(Photo by Rob Schleiffert)
On January 19, 1958, the T-1A, the first jet trainer in Japan made its maiden flight. It was a remarkable feat in that the T-1 was designed and manufactured only two years after the complete lifting of the ban that prohibited the manufacturing of aircraft in Japan as a result of the WW2 defeat (it was partially lifted in 1952). The T-1 was developed by Fuji Heavy Industries Ltd. (now Subaru, a car manufacturer), which “inherited” the material and human resources of Nakajima Aircraft Company: a major aircraft manufacturer before and during WW2 but was dissolved by the directive of the Allied occupational forces. Let’s take a quick review of the T-1 Eagle.
Needless to say, the aircraft ban for more than 10 years rendered a serious and substantial drawback to the Japanese aircraft industry, especially at the time of aeronautical change from piston engines to jet engines. Regarding jet plane technology, the Japanese aircraft industry gained important experience through the under-license manufacturing of American military planes, North American F86 fighters (by Mitsubishi Heavy Industries) and Lockheed T33 advanced trainers (by Kawasaki Heavy Industries).
Did you know that the first jet aircraft was developed in Germany in 1939?
It was the experimental Heinkel 178. As for Japan, the first jet plane (a naval attack plane) flew on August 7, 1945 for 11 minutes, only 8 days before Japan’s surrender. This aircraft was developed by Nakajima Aircraft based on the German Me 262 jet fighter. Its two jet engines fitted under the wing were also based on German BMW engines.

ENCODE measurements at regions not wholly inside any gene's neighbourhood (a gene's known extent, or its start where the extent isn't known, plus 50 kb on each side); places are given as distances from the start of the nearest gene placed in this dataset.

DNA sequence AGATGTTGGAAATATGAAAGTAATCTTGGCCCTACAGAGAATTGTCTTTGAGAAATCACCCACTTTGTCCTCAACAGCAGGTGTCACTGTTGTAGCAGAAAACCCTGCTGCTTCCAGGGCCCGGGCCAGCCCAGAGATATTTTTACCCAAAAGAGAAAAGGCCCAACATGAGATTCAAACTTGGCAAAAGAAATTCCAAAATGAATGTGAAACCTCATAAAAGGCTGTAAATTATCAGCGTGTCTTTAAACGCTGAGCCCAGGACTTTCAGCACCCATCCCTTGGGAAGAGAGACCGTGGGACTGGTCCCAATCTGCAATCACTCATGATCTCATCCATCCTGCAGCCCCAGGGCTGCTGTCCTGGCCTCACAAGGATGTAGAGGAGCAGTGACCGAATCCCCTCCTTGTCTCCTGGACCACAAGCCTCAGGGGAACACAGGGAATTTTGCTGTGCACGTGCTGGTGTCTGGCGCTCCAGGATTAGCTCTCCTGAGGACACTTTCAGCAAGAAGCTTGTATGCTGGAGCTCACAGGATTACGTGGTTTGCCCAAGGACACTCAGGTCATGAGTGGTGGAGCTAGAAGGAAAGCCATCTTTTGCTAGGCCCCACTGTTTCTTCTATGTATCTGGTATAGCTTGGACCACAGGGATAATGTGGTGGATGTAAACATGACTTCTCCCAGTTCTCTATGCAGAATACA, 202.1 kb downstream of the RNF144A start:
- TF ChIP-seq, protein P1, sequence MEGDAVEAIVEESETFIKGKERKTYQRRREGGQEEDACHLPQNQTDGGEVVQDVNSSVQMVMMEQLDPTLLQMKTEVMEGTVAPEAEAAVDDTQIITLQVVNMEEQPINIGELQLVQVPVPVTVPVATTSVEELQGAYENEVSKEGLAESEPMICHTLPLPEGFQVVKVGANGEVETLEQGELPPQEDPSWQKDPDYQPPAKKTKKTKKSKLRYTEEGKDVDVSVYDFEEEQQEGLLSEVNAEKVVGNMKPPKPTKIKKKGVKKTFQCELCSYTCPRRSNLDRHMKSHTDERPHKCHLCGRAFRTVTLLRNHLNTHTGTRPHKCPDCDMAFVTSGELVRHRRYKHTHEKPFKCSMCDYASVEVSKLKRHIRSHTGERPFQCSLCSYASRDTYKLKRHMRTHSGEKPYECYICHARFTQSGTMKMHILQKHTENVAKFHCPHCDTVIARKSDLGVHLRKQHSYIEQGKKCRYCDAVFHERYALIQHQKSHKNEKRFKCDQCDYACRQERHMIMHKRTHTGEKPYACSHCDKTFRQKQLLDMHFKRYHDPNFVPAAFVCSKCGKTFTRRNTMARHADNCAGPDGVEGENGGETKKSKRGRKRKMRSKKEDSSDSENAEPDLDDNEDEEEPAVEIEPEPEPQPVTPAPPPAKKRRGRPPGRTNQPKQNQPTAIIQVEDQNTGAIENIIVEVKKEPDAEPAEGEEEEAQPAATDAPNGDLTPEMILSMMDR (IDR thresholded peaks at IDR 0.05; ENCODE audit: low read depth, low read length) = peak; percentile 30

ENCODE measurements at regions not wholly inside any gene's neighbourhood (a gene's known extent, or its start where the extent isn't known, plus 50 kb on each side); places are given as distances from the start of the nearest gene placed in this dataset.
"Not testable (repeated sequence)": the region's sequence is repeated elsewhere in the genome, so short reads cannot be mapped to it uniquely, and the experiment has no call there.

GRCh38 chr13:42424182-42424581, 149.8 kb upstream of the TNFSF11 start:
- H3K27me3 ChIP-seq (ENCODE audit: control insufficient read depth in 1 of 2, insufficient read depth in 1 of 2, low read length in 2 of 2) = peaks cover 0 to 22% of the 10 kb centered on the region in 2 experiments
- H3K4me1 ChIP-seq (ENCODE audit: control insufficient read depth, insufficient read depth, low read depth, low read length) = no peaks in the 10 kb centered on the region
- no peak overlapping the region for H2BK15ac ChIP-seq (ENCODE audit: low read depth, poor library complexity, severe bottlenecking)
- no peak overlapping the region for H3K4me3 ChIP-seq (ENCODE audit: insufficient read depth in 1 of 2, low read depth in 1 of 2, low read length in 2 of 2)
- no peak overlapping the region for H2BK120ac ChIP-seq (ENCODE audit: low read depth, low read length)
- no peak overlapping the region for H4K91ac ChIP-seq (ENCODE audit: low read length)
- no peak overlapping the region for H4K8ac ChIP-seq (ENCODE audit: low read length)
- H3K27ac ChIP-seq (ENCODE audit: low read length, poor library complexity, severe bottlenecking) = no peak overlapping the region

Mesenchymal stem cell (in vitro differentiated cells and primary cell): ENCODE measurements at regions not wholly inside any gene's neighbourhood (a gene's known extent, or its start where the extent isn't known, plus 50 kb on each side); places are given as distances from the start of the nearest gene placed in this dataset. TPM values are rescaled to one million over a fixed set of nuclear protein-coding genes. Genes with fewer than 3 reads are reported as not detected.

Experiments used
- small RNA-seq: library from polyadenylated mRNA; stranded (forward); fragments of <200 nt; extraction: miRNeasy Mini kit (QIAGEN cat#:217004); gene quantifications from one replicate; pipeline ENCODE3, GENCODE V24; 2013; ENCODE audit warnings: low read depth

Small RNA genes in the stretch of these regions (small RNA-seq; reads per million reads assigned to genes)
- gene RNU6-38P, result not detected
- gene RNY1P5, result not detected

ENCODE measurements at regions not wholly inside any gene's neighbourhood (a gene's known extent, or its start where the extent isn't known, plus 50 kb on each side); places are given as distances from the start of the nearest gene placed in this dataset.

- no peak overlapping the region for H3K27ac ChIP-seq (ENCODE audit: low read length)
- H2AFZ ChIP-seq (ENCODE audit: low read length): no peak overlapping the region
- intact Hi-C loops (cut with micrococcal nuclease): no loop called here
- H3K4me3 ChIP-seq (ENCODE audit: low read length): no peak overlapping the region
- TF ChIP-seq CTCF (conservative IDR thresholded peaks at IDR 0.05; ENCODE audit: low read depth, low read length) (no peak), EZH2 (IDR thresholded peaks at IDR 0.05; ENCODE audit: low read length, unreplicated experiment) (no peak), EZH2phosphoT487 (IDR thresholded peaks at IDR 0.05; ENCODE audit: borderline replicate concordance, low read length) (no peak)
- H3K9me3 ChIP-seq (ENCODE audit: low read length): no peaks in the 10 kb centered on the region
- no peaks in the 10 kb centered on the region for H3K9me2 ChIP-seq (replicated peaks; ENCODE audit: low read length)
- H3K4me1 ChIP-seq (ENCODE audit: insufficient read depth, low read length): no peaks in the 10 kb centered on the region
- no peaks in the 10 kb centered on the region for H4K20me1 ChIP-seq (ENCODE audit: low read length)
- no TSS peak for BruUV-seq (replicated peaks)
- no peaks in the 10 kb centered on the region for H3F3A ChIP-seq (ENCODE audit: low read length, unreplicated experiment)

Now back to the T-1. Compared with the airframe development, that of the Japanese J3 jet engine lagged behind. So, instead of the J3, it was decided to install a British engine, the Bristol Siddeley Orpheus Mk. 805. The T-1A with this engine was the one that made the first flight in 1958. Incidentally, the test pilot for the occasion happened to be the one who flew the first war time jet aircraft as already mentioned. Fuji Heavy Industries built 44 T-1As. Then followed 20 T-1Bs with J3 engines. Altogether, 66 T-1s were delivered to the Japanese Air Self Defense Force.
Subsequently, the T-1 Eagle was decommissioned in 2006 and replaced by theT-4 jet trainer (manufactured by Kawasaki Heavy Industries). Today’s Subaru: it has supplied 54 machines of the T-5 basic trainer (the photo below) powered by a Rolls Royce turbo-prop engine for the Japanese Maritime Self Defense Force. The company manufactures air frame components, particularly wing sections for Boeing jet airliners, such as the 767,777,787. It also manufactures helicopters mainly for the Japanese Ground Self Defense Force.
(Photo by the Japan Air Self Defense Force)